northern invaders had really proved a failure. Ned Crawford listened to
Felicia's enthusiastic account of the battle with a curious question in
his mind which he was too polite to utter.

"Why," he thought, "if Santa Anna was so completely victorious, did he
not make General Taylor surrender?"

There was no one to inform Ned that the Mexican commander had invited
General Taylor to do so before the fight was half over, and that the
stubborn old American had unkindly refused the invitation. At this
moment, however, the señorita's tongue began to busy itself with quite
another matter. The United States fleet, under Commodore Connor, had,
indeed, begun to arrive in front of Vera Cruz on the 18th of February,
with a vast convoy of transport ships under its protection, having on
board the army of General Scott. Neither Ned nor the señorita was aware,
however, how many important questions have to be answered before so many
military passengers might undertake to land, with all their baggage,
within possible reach of the artillery of an enemy. Felicia, for her
part, was positive that they all were too badly scared by the Castle of
San Juan de Ulua and by the bad news from Buena Vista to so much as try
to make a landing.

"General Santa Anna himself is now marching down to meet them," she told
him, "with his whole victorious army, and he will crush them as fast as
they can get out of their ships."

Owing to the grand reports from their army, this was precisely the idea
which was forming in the minds of all the people of Mexico.

"Oh, Señorita Felicia!" said Ned, as if he were quite willing to change
the subject. "I've had a wonderful time. I've been travelling,
travelling, travelling, everywhere with the general."

"Tell me all about it!" she commanded him. "I want to know. It seems to
me as if I had been shut up here and had not seen anybody."

"Well, I can't tell it all just now," he said, "but when we left here we
hurried all the way to Oaxaca. Then we stayed there awhile, among his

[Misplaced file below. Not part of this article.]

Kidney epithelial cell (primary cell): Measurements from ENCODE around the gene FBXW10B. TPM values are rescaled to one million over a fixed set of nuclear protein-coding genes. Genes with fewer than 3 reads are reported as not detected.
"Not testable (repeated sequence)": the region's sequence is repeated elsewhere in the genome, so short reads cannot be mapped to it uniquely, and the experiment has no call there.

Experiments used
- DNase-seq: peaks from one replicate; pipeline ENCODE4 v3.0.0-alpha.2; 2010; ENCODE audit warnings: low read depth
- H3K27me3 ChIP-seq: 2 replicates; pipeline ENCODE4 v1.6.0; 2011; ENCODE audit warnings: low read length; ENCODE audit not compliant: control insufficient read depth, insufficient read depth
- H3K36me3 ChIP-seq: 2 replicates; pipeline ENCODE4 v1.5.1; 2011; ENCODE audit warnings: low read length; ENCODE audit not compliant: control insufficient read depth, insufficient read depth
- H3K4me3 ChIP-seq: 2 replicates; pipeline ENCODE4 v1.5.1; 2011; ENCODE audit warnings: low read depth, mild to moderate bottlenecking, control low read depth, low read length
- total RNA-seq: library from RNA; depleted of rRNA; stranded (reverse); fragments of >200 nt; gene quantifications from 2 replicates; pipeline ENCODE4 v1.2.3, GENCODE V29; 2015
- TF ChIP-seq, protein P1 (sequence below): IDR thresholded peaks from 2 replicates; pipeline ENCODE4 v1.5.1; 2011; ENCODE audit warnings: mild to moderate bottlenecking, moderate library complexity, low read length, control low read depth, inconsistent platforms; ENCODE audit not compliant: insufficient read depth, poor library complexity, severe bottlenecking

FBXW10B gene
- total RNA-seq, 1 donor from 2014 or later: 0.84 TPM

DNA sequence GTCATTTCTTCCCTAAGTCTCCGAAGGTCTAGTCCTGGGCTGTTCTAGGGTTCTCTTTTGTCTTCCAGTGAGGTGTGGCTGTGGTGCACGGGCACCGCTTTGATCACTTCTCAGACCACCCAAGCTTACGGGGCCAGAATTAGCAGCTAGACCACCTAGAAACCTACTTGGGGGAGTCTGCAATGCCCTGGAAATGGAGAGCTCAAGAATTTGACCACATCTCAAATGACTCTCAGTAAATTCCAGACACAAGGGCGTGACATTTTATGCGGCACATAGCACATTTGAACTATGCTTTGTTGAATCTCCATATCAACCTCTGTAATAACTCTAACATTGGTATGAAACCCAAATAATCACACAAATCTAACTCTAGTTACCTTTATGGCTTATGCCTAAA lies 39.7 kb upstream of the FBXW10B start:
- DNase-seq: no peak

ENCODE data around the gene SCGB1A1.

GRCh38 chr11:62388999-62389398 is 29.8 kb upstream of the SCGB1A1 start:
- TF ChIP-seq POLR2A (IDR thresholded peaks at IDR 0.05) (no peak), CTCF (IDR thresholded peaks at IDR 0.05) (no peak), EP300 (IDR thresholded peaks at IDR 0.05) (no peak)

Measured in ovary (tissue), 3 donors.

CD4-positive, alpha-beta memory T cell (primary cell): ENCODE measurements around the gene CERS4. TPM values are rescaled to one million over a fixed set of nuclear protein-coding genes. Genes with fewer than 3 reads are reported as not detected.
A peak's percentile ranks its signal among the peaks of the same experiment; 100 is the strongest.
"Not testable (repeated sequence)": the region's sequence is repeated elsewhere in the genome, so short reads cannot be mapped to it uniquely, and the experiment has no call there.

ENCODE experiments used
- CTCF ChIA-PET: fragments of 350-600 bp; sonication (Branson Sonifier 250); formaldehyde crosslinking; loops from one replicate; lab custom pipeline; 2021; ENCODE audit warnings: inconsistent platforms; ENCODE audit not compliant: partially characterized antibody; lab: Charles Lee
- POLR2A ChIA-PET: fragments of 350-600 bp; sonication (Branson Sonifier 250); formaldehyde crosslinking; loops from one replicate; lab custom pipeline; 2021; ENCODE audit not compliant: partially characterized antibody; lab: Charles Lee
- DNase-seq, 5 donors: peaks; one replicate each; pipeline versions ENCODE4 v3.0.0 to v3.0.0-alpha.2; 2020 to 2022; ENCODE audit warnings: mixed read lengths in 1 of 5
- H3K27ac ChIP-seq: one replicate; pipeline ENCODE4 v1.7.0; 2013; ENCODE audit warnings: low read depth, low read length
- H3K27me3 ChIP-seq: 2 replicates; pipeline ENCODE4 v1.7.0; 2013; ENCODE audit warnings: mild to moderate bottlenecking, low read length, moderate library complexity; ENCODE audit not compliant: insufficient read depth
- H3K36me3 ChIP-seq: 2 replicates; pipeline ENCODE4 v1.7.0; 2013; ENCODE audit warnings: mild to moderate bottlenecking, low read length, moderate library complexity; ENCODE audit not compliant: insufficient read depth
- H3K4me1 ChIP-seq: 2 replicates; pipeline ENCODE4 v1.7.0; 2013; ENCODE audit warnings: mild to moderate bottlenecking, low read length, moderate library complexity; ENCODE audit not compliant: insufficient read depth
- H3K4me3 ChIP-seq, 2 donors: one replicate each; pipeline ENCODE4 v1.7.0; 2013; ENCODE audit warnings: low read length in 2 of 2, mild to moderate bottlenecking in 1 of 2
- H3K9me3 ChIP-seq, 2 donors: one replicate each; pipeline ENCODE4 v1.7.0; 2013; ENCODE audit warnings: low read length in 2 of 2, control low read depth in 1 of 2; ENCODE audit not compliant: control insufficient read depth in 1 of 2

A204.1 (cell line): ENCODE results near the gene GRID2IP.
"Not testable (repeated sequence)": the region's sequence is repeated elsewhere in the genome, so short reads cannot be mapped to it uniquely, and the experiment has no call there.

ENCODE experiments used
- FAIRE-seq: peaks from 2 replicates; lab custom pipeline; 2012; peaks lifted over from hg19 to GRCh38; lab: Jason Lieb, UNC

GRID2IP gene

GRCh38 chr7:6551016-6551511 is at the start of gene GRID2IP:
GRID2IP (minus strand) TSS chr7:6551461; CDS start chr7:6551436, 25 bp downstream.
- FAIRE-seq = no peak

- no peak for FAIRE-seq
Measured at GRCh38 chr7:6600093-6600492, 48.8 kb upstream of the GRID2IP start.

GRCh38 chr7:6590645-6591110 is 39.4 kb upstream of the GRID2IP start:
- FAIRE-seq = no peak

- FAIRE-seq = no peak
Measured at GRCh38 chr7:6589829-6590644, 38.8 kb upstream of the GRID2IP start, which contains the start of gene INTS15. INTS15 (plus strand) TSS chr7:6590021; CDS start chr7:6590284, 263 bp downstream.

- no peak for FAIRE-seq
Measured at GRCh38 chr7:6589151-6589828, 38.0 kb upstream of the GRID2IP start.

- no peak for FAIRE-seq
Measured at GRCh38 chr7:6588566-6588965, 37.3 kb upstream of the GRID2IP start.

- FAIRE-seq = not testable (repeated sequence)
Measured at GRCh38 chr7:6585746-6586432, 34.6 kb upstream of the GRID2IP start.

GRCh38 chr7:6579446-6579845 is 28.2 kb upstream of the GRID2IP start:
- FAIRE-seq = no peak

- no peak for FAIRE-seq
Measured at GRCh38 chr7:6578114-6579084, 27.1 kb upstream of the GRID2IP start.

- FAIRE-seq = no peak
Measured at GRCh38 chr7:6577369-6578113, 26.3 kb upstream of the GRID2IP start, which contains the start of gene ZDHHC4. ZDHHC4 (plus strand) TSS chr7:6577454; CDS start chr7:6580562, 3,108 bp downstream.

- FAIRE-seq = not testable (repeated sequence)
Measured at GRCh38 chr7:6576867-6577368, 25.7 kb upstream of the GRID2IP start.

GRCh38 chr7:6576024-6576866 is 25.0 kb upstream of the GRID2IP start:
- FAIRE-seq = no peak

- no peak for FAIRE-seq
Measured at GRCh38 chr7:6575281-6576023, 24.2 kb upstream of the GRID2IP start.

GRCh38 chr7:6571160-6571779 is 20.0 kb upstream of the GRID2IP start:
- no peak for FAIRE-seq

own people, and nobody gave us any trouble. No, I mustn't forget one
thing, though. A band of those mountain robbers came one night, and we
had an awful fight with them--"

"Did you kill any of them?" she asked, hastily. "They all ought to be
killed. They are ready to murder anybody else."

"Well," said Ned, "we beat them, and ten of them were shot. I was firing
away all the while, but I don't know if I hit any of them. It was too
dark to tell. The rest of them got away. But I've hunted deer, and I
killed a good many of them. I shot a lynx, too, and a lot of other game.
There's the best kind of fishing on the general's estates. I like
fishing. Then we went south, to the Yucatan line, and I saw some queer
old ruins. After that, the general's business took him away up north of
Oaxaca, and I went with him, and I saw half the States of Mexico before
we finished the trip. I've seen the silver mines and Popocatepetl and
Istaccihuatl, and I don't care to ever see any higher mountains than
they are."

"I have seen Popocatepetl," she said, "and it almost made me have the
headache. They say it is full of sulphur, to make gunpowder with."

Before she could tell anything more about the possible uses of the tall,
old volcano, her mother reëntered the parlor.

"Señor Carfora," she said, "Felicia will have to give you up. Here are
some letters for you that came while you were absent. You had better
read them now, for I cannot say how long it will be best for you to
remain here. Step this way a moment, if you will."

Ned followed her, all in a sudden whirl of excitement at the unexpected
prospect of hearing from his far-away home, but she still held his
promised envelopes in her own hand, while she said to him:

"My dear young friend, you know that Colonel Tassara is with his
regiment. He was in the thickest of the fight at Angostura. He was
wounded, but he hopes to recover soon, and we have not told Felicia. He
writes me that it was really a lost battle, and that the fall of Santa
Anna is surely coming, but that nobody can foretell what course he will
take, cruel or otherwise, when he and his army return to fight with
General Scott, on the road from the sea to this city. Go and read your
letters, and then I will see you again."

Felicia had to give him up, and away he went. The best place to read
home letters seemed to him to be the library, and when he entered the
dim old room, he half imagined that the man in armor nodded at him, and
tried to say how d'ye do. After that, Ned almost forgot that he was in
Mexico, while he devoured the news from home. It was a grand thing to
learn, too, that the letters which he had feared would never get to New
York had all been carefully delivered under the kindly care of the
British consular system. He had never before felt quite so high an
admiration for the British Empire as he acquired just then.

"I'll do something good for the next Englishman I get hold of!" he